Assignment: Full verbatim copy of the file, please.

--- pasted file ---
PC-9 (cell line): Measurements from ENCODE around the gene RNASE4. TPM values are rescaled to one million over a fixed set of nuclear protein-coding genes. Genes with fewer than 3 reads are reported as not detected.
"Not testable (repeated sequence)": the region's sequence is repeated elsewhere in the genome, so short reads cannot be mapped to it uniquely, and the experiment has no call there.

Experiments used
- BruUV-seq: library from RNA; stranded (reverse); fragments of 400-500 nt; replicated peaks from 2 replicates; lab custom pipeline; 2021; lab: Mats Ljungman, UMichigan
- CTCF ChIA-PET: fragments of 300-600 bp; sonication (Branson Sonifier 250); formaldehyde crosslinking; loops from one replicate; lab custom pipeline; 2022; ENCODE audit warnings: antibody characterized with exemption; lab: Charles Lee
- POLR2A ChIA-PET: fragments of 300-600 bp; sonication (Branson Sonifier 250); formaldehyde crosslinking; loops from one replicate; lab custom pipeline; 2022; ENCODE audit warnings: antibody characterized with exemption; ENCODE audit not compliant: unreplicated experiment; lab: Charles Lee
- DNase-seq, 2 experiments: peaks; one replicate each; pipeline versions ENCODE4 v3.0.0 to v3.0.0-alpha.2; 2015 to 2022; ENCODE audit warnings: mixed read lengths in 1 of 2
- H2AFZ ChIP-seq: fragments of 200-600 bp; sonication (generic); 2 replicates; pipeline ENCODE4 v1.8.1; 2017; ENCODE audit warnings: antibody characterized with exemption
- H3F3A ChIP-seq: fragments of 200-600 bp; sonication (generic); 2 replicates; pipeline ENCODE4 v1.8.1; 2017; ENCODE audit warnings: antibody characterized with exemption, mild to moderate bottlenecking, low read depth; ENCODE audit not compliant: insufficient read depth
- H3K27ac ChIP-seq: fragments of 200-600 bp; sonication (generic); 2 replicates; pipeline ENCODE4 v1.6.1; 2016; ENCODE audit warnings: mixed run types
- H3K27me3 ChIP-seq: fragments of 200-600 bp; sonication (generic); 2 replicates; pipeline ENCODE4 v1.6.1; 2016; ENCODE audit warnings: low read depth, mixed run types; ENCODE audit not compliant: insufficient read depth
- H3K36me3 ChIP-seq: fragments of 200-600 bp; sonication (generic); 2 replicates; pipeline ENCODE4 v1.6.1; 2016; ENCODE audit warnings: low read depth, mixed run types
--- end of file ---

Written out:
PC-9 (cell line): Measurements from ENCODE around the gene RNASE4. TPM values are rescaled to one million over a fixed set of nuclear protein-coding genes. Genes with fewer than 3 reads are reported as not detected.
"Not testable (repeated sequence)": the region's sequence is repeated elsewhere in the genome, so short reads cannot be mapped to it uniquely, and the experiment has no call there.

Experiments used
- BruUV-seq: library from RNA; stranded (reverse); fragments of 400-500 nt; replicated peaks from 2 replicates; lab custom pipeline; 2021; lab: Mats Ljungman, UMichigan
- CTCF ChIA-PET: fragments of 300-600 bp; sonication (Branson Sonifier 250); formaldehyde crosslinking; loops from one replicate; lab custom pipeline; 2022; ENCODE audit warnings: antibody characterized with exemption; lab: Charles Lee
- POLR2A ChIA-PET: fragments of 300-600 bp; sonication (Branson Sonifier 250); formaldehyde crosslinking; loops from one replicate; lab custom pipeline; 2022; ENCODE audit warnings: antibody characterized with exemption; ENCODE audit not compliant: unreplicated experiment; lab: Charles Lee
- DNase-seq, 2 experiments: peaks; one replicate each; pipeline versions ENCODE4 v3.0.0 to v3.0.0-alpha.2; 2015 to 2022; ENCODE audit warnings: mixed read lengths in 1 of 2
- H2AFZ ChIP-seq: fragments of 200-600 bp; sonication (generic); 2 replicates; pipeline ENCODE4 v1.8.1; 2017; ENCODE audit warnings: antibody characterized with exemption
- H3F3A ChIP-seq: fragments of 200-600 bp; sonication (generic); 2 replicates; pipeline ENCODE4 v1.8.1; 2017; ENCODE audit warnings: antibody characterized with exemption, mild to moderate bottlenecking, low read depth; ENCODE audit not compliant: insufficient read depth
- H3K27ac ChIP-seq: fragments of 200-600 bp; sonication (generic); 2 replicates; pipeline ENCODE4 v1.6.1; 2016; ENCODE audit warnings: mixed run types
- H3K27me3 ChIP-seq: fragments of 200-600 bp; sonication (generic); 2 replicates; pipeline ENCODE4 v1.6.1; 2016; ENCODE audit warnings: low read depth, mixed run types; ENCODE audit not compliant: insufficient read depth
- H3K36me3 ChIP-seq: fragments of 200-600 bp; sonication (generic); 2 replicates; pipeline ENCODE4 v1.6.1; 2016; ENCODE audit warnings: low read depth, mixed run types